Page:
Last week I briefly noted the apparent theft of two maps from a 1482 copy of Ptolemy's Cosmographia housed in the collections of Spain's National Library in Madrid. Today the Times reports that library head Rosa Regàs has resigned in the wake of the thefts, which seem to go beyond the maps: "Police who searched the hall, which is restricted to professional researchers, found pages torn from four other books, dating from the 16th and 17th centuries."
Ms. Regàs "accused the Culture Minister, César Antonio Molina, and the press of running a smear campaign against her," and "told reporters that police had asked the library not to divulge information about the losses for fear of hurting the investigation, before volunteering that they had identified the culprit," the Times report notes. " Ms Regàs said that she had been made a scapegoat for the loss, adding that other libraries around the world had suffered similar thefts."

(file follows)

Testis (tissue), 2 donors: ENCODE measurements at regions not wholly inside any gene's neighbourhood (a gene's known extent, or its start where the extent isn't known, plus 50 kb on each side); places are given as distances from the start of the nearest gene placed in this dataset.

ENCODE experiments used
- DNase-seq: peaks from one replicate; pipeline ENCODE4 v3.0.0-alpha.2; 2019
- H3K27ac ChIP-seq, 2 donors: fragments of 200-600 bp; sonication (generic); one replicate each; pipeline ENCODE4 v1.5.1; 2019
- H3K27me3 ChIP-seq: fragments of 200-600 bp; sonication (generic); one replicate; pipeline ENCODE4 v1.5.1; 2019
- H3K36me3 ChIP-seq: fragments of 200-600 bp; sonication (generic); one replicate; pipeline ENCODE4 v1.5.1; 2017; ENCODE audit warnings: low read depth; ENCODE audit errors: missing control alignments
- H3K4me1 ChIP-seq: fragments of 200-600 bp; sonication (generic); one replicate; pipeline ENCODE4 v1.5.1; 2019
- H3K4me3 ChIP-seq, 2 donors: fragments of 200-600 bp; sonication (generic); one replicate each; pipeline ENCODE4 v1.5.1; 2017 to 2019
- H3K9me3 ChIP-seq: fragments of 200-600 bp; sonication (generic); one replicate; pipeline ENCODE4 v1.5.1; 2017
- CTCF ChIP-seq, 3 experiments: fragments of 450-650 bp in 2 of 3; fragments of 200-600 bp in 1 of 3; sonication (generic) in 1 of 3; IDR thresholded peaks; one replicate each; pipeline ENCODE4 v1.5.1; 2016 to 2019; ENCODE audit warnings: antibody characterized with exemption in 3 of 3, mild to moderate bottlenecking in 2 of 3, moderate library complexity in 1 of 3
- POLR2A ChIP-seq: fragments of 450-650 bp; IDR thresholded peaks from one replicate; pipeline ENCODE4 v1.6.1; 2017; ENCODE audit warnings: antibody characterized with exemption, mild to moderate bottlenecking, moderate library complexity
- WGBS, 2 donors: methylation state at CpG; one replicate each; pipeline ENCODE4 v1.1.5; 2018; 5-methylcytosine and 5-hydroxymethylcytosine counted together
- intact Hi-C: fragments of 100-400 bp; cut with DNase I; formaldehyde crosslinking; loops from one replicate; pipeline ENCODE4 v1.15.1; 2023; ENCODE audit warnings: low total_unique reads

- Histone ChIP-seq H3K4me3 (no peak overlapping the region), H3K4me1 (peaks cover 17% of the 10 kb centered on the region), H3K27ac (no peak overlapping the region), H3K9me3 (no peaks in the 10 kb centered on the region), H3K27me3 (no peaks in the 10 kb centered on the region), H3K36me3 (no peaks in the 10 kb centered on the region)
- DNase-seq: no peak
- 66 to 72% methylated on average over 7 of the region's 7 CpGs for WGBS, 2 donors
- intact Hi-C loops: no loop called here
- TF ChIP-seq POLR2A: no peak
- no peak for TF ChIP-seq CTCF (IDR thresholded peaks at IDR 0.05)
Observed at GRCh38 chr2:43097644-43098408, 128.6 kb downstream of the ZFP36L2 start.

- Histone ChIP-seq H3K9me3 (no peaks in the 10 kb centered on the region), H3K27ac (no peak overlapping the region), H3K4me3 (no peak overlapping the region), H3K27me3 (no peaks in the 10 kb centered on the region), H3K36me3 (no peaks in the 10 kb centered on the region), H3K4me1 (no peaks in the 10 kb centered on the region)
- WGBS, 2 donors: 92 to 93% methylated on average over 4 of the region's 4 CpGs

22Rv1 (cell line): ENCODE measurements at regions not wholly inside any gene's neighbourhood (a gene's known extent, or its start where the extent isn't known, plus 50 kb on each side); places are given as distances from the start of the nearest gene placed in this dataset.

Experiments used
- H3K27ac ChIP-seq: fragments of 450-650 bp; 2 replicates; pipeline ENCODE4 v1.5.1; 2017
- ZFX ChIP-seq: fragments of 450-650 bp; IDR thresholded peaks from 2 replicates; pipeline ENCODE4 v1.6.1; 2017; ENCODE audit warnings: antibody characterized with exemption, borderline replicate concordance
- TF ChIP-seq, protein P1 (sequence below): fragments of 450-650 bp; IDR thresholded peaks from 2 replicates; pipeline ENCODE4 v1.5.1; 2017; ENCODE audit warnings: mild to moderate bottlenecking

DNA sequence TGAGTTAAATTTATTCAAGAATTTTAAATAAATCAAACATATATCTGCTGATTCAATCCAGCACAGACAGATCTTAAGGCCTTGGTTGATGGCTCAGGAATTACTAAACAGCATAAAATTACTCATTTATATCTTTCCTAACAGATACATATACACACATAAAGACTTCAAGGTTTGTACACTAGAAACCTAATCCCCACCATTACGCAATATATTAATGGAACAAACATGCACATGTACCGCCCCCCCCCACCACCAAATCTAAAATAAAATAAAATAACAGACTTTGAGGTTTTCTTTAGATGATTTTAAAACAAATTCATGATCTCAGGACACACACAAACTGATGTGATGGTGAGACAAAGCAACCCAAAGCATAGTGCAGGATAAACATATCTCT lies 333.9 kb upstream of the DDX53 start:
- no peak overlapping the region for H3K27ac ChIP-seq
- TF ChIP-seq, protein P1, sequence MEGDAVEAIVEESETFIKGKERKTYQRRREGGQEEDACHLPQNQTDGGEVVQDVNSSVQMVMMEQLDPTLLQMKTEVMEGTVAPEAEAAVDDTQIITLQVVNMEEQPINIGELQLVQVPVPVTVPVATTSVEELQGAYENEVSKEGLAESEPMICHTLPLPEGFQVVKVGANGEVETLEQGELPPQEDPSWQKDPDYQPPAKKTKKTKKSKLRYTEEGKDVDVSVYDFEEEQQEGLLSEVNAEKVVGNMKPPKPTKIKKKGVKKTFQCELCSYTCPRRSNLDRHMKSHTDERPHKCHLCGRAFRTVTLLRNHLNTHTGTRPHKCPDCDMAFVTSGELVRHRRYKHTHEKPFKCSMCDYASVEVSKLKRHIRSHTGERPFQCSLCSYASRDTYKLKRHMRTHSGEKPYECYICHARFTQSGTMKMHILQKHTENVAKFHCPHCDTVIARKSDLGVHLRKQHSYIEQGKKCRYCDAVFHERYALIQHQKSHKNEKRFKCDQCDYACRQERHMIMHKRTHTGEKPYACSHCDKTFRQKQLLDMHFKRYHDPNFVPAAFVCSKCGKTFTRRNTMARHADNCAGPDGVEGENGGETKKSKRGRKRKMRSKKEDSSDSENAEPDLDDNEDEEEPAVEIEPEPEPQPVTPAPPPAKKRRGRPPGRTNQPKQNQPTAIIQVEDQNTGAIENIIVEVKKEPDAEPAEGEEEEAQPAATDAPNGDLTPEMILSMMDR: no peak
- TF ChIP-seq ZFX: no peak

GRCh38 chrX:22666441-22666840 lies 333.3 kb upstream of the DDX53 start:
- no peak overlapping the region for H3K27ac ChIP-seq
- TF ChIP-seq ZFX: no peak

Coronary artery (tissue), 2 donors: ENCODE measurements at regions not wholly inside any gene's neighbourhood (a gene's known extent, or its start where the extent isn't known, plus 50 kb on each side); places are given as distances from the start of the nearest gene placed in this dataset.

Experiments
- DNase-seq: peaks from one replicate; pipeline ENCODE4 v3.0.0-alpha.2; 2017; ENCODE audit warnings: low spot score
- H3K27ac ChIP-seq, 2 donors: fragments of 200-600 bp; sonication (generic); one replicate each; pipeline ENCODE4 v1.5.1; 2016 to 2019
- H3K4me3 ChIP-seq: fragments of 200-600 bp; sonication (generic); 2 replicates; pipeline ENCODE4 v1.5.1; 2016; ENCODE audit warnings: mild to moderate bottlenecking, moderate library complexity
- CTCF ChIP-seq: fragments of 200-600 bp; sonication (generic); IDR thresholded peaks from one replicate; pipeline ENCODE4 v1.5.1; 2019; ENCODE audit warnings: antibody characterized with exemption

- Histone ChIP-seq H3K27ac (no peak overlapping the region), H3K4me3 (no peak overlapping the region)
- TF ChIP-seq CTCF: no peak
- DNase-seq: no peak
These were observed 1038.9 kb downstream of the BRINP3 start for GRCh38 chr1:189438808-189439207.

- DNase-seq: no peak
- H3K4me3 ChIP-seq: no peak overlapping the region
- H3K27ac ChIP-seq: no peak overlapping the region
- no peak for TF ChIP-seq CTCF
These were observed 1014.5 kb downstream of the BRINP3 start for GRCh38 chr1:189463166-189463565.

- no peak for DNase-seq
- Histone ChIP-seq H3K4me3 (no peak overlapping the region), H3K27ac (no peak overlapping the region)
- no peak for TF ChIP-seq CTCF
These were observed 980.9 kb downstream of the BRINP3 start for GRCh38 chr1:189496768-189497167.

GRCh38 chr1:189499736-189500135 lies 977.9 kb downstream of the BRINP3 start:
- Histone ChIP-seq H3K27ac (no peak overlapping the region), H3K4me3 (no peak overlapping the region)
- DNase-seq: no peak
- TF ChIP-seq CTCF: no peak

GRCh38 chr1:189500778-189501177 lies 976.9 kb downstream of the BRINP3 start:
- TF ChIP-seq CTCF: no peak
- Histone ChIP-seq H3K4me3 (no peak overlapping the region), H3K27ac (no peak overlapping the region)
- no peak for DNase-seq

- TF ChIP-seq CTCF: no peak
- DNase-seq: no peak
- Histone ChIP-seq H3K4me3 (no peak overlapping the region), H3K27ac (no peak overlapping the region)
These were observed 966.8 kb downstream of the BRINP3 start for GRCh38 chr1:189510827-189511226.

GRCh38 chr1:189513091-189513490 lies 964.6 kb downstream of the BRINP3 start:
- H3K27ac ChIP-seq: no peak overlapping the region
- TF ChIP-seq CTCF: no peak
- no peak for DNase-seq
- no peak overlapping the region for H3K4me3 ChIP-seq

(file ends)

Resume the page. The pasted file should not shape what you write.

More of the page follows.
Regàs told the press that the suspect is "an Argentinian researcher, ... who was authorised by the Spanish Ambassador in Argentina and had already fled. The Spanish Ambassador [in Buenos Aires] promptly denied the accusation."
In an ExLibris post, Everett Wilkie also points out this story from yesterday's Independent, which notes "The embarrassment of the thefts in a library with a supposedly hi-tech security system led deputies in the Spanish Congress to ask questions about the whole affair."
I think there are at least a few shoes left to drop in this case, so we'll have to wait and see how things shake out.